Our mission is to level the literacy playing field for K-8 students living in poverty by providing high quality, high-interest, culturally relevant books, and a transformed school library space that invites students to spend time and read.
We provide books to low-income schools where at least 90 percent of students live at or below the poverty line. Most students at the schools we serve are children of color and children of immigrants. Since 1999, Access Books in Southern California has donated more than a million books, and each year, approximately 18,000 pre-kindergarten through middle school-aged children participate in our program. Access Books Bay Area is now bringing this important work to the schools of the San Francisco Bay Area.
So many low-income children never leave the five block radius of their home. Books can give them another world.
“Give a child a book and she’ll be happy. Give a child a library and she’ll be literate.”
– Rebecca Constantino, founder of Access Books in Los Angeles
Literacy is a fundamental right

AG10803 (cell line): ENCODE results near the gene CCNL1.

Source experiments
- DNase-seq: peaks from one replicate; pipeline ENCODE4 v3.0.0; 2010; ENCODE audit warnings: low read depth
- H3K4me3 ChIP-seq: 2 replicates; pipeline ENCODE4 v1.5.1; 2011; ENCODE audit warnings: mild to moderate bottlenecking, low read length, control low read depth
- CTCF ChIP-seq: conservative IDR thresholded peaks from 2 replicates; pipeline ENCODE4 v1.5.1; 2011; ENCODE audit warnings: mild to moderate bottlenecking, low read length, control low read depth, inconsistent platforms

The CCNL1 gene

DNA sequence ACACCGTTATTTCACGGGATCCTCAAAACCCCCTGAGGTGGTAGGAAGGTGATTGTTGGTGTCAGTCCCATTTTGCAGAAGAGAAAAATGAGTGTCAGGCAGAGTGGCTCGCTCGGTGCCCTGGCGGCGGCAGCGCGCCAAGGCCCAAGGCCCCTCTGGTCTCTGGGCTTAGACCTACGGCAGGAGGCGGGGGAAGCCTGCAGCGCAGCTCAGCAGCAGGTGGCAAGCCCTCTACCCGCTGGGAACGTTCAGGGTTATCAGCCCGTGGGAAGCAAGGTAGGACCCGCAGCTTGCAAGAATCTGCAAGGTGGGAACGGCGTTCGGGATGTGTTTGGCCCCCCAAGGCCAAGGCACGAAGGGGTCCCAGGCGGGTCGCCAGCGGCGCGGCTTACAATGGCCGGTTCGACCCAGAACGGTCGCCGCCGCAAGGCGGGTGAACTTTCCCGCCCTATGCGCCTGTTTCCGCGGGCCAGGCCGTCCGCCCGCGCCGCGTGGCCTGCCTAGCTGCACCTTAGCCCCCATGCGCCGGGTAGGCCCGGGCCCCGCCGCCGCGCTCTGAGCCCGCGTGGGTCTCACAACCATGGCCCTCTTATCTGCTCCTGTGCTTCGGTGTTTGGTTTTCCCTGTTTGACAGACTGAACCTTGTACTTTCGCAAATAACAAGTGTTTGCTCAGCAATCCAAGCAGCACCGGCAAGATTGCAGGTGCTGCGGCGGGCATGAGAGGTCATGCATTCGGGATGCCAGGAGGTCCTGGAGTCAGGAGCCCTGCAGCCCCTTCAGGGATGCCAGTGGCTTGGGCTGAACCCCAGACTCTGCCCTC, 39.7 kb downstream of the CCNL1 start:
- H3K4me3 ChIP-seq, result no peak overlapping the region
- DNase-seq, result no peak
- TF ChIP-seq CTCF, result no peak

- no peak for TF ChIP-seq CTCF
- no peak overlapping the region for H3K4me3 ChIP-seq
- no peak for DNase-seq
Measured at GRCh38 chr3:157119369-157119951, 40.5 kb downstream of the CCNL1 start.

We believe that all children, regardless of race, ethnicity, and socioeconomic status, have the right to an educational environment that fosters a love of reading. Study after study has shown that students who read more do better. And not just academically, but in life. This benefit should not be reserved only for the children of the affluent and well-educated.
School libraries matter
In schools with high quality, well-stocked school libraries, children do better. Yet California provides no dedicated funding for school libraries. This is a crisis in low-income communities especially. We believe that every child has the right to have access to a high quality school library space and collection that will help foster their love of reading.
Diversity & representation matter
When the books in a school library do not reflect the lives and reality of the students at the school, or are full of outdated information and harmful stereotypes, children are not inspired to read. We believe that every child has the right to see themselves in the books they read, as well as to become inspired, and gain empathy walking in the shoes of others.